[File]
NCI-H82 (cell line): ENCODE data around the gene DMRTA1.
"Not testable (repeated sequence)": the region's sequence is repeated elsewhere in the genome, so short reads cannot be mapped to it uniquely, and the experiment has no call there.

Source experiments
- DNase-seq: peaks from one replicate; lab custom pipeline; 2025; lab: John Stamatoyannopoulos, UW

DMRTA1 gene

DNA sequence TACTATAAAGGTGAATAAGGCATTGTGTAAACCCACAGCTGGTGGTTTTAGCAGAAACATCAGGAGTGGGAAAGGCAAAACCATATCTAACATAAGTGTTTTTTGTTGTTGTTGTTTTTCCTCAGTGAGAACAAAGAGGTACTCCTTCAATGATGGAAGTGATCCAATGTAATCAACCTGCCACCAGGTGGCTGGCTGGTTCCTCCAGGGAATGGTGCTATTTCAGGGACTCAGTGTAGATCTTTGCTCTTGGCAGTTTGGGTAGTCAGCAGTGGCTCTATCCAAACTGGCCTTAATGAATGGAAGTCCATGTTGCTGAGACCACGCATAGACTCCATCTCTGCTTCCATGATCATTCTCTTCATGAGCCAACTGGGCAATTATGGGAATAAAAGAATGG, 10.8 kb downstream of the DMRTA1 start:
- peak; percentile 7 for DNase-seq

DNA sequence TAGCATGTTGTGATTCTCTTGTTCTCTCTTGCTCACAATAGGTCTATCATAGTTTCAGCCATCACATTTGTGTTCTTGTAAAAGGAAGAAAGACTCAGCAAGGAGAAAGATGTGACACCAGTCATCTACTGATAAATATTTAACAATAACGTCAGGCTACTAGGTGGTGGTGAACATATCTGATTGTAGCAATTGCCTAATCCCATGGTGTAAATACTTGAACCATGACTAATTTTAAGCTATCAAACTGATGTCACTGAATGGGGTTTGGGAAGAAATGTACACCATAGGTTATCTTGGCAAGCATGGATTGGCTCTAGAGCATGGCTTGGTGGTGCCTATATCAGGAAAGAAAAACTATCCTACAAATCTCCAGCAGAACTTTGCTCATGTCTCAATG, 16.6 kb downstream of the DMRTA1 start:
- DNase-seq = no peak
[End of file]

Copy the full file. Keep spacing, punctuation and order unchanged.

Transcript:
NCI-H82 (cell line): ENCODE data around the gene DMRTA1.
"Not testable (repeated sequence)": the region's sequence is repeated elsewhere in the genome, so short reads cannot be mapped to it uniquely, and the experiment has no call there.

Source experiments
- DNase-seq: peaks from one replicate; lab custom pipeline; 2025; lab: John Stamatoyannopoulos, UW

DMRTA1 gene

DNA sequence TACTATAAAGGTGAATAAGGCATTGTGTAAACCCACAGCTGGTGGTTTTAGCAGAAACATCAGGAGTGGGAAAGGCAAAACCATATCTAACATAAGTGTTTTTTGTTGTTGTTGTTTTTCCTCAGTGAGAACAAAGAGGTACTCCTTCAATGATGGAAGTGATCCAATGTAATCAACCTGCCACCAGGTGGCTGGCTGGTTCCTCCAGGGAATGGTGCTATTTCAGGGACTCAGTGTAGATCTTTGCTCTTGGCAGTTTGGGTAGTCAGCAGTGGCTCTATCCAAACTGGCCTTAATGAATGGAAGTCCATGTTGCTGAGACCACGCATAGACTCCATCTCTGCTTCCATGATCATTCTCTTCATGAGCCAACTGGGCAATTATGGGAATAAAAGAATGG, 10.8 kb downstream of the DMRTA1 start:
- peak; percentile 7 for DNase-seq

DNA sequence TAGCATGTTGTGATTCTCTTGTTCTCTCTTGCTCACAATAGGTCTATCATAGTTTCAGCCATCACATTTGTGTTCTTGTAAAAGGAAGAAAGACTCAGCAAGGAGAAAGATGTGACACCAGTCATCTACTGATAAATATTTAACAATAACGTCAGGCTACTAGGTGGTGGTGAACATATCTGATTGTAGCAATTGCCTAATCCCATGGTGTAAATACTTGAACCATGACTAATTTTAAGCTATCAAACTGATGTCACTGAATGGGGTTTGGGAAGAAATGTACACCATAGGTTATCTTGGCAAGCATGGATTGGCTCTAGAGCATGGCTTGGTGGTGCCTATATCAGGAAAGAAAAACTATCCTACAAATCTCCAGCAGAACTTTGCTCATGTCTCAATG, 16.6 kb downstream of the DMRTA1 start:
- DNase-seq = no peak